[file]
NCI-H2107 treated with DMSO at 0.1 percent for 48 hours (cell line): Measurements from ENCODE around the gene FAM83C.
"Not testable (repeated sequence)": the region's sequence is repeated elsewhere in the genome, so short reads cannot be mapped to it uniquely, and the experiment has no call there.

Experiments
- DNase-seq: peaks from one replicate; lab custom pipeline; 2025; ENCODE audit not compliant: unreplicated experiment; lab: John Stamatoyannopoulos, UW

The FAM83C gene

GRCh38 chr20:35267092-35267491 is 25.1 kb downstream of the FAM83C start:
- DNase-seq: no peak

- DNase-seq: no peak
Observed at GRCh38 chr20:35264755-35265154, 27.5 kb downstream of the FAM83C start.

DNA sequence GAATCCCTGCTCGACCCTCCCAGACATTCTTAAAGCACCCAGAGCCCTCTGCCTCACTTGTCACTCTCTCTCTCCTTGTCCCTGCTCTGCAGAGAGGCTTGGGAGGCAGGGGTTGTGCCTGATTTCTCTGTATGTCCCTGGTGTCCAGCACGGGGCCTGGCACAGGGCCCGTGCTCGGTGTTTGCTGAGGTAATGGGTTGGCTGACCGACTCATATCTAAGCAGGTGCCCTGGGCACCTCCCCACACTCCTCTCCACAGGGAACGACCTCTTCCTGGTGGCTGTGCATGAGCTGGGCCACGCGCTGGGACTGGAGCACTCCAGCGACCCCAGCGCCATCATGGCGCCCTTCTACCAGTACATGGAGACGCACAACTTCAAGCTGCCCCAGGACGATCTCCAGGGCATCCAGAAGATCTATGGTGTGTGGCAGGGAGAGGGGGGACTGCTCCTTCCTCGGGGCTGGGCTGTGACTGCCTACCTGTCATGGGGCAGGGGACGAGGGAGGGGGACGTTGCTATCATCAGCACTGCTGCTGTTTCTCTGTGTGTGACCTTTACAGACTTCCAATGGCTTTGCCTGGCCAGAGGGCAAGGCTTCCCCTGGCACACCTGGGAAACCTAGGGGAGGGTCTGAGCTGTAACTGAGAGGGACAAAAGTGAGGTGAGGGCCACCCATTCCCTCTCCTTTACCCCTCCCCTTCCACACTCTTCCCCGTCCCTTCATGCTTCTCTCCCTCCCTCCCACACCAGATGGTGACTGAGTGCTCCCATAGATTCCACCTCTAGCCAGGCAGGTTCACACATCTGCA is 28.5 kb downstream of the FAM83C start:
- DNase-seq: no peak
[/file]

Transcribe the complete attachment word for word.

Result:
NCI-H2107 treated with DMSO at 0.1 percent for 48 hours (cell line): Measurements from ENCODE around the gene FAM83C.
"Not testable (repeated sequence)": the region's sequence is repeated elsewhere in the genome, so short reads cannot be mapped to it uniquely, and the experiment has no call there.

Experiments
- DNase-seq: peaks from one replicate; lab custom pipeline; 2025; ENCODE audit not compliant: unreplicated experiment; lab: John Stamatoyannopoulos, UW

The FAM83C gene

GRCh38 chr20:35267092-35267491 is 25.1 kb downstream of the FAM83C start:
- DNase-seq: no peak

- DNase-seq: no peak
Observed at GRCh38 chr20:35264755-35265154, 27.5 kb downstream of the FAM83C start.

DNA sequence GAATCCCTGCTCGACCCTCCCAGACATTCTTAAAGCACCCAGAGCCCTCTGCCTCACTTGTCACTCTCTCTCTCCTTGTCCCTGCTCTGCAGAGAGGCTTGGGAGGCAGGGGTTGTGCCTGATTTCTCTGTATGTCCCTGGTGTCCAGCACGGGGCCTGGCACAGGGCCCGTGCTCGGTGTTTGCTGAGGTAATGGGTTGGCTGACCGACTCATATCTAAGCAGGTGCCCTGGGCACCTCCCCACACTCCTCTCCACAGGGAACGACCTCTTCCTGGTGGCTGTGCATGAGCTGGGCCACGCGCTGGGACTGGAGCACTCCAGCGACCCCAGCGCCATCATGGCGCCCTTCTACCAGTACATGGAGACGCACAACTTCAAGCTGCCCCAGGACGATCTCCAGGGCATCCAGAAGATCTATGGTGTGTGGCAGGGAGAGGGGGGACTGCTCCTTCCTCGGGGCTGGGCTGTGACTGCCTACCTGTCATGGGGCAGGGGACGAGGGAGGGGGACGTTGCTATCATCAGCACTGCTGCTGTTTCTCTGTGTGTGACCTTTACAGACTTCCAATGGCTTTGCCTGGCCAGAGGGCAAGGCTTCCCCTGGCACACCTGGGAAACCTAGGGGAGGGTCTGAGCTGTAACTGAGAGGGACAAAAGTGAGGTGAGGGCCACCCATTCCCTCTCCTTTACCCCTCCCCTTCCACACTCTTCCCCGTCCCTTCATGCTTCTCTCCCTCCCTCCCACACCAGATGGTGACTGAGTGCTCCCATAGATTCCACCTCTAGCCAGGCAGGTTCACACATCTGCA is 28.5 kb downstream of the FAM83C start:
- DNase-seq: no peak